increasing blood glucose levels. (Keeps blood glucose levels stable)
3. Sex hormones-produces both sex hormones regardless of sex (in low levels). Mostly produces androgens
(male) but does produce trace amounts of estrogens (female)
-Homeostatic imbalance: Hyposecretion of all adrenal cortex hormones will result in Addison’s disease,
which causes a bronze color of skin, decreased sodium levels (and water retention as a result), low blood
-Homeostatic imbalance: Hypersecretion: Cushing’s syndrome, blood glucose will remain high, too much
sodium, puffy skin, and masculinizing effects in women
Adrenal Medulla
1. Epinephrine (adrenaline) and Norepinephrine-sympathetic nervous system, increase blood pressure,
heart rate, blood glucose levels, dilate passageways of lungs
-Located behind the stomach, contains specialized cells called islets, or islets of Langerhans which secrete glucagon
and insulin.
1. Insulin-high glucose levels will cause beta cells of islets to release insulin. Insulin will decrease blood
glucose concentrations by causing cells to uptake glucose
-Homeostatic imbalance: Diabetes mellitus (means sweet) - blood glucose is too high, spilling into urine
because kidneys cannot absorb it fast enough. As glucose leaves, water follows causing dehydration. Type I
juvenile, Type II mature onset. Hypoglycemia-low blood sugar
2. Glucagon-low levels of blood glucose will cause alpha cells of islets to stimulate the liver to break down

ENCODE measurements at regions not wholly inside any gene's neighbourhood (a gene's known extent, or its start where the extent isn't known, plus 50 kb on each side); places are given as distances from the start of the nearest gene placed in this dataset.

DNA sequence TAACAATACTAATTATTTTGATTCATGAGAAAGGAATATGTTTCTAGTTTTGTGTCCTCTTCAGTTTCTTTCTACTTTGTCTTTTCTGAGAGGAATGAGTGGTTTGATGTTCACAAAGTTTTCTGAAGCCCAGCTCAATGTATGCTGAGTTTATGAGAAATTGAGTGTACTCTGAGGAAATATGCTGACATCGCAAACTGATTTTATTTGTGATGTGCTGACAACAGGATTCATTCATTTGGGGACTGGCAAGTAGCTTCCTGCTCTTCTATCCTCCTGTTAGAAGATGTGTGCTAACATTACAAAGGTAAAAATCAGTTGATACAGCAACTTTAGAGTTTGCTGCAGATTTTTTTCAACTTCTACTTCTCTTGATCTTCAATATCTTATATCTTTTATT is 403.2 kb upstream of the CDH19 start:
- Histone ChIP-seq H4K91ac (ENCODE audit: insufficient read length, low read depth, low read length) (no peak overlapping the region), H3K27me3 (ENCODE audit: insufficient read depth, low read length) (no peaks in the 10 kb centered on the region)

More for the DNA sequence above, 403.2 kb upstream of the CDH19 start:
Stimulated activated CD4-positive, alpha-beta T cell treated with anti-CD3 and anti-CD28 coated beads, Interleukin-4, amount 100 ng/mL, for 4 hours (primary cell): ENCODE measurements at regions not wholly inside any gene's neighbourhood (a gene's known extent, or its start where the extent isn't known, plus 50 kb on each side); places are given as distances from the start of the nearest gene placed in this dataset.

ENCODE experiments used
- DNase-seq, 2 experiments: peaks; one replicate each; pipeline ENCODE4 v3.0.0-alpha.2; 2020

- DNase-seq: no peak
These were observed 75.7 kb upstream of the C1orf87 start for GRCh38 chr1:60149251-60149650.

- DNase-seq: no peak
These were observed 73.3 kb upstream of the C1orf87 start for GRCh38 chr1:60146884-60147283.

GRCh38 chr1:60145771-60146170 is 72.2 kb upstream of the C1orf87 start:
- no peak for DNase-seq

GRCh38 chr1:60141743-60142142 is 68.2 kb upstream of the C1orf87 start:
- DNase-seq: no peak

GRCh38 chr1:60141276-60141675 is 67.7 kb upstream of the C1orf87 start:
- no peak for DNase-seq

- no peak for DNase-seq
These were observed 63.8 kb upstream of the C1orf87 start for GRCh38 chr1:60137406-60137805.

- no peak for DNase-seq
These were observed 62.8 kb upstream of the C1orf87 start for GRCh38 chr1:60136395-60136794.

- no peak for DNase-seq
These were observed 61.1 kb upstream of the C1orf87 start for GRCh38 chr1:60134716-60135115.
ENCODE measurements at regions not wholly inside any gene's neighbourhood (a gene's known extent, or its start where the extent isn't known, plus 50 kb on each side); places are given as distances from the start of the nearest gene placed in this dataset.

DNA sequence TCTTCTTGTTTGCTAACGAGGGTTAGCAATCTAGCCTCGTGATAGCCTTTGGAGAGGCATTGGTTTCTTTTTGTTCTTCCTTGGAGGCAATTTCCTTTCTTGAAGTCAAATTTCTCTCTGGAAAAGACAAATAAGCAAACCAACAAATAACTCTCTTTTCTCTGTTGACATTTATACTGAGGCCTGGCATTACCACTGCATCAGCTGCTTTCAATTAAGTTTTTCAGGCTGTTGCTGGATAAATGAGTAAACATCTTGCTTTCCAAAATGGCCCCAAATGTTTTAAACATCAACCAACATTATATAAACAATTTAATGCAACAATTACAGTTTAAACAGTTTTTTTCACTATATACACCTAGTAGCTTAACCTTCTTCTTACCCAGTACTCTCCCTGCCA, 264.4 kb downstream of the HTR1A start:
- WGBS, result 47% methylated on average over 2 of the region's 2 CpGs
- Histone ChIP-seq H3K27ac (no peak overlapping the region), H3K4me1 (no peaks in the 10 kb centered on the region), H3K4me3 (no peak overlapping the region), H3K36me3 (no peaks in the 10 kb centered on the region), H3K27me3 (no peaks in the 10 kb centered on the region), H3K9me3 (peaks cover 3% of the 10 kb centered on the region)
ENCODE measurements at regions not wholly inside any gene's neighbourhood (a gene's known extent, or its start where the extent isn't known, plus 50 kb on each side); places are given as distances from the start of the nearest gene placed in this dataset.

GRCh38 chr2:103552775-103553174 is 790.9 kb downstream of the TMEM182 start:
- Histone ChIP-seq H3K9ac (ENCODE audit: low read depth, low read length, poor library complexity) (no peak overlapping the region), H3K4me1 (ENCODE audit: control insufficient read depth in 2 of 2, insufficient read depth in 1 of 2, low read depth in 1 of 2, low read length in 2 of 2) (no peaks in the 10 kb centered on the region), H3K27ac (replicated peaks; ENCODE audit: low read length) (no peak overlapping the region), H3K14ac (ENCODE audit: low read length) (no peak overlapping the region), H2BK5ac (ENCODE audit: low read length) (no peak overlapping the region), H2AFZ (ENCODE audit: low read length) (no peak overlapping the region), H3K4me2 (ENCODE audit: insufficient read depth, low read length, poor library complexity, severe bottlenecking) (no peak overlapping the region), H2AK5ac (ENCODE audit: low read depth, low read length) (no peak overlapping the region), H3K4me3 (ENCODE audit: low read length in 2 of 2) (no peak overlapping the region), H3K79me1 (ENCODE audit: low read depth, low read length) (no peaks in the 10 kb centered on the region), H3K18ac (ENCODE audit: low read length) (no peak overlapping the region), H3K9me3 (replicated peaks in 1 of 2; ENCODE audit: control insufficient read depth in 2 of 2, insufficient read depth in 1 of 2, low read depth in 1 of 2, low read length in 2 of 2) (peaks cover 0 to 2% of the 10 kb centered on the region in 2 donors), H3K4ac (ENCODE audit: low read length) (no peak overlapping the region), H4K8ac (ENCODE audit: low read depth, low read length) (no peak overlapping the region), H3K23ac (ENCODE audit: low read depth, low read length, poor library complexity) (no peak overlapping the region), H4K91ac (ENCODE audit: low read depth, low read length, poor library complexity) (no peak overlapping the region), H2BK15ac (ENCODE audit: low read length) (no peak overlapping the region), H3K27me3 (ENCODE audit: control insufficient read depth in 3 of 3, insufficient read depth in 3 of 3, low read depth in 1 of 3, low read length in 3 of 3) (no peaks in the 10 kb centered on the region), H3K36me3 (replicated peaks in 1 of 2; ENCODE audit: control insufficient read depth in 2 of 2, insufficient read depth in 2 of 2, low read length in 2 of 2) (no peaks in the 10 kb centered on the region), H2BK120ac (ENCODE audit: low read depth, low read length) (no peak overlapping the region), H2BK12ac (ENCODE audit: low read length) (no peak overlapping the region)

glycogen to glucose, raising blood sugar levels
Pineal Gland
-Found in brain
1. Melatonin-maintains Circadian rhythm (sleep cycles). Levels of melatonin are higher at night
-Located in upper thorax, posterior to sternum
1. Thymosin-important to immune function. Larger in children, shrinks in adults
-Ovaries and Testes
1. Estrogen-stimulates development of secondary sex characteristics, stimulate uterine lining during
2. Progesterone-promote growth of uterine lining
1. Testosterone-development of adult male sex characteristics, necessary for sperm production
-Temporarily formed in uterus, produces hormones to maintain pregnancy.
1. Human chorionic gonadotropin (hCG)-stimulates ovary to continue producing estrogen and progesterone
so that lining of uterus is not sloughed off. Over the counter pregnancy tests test for increased presence of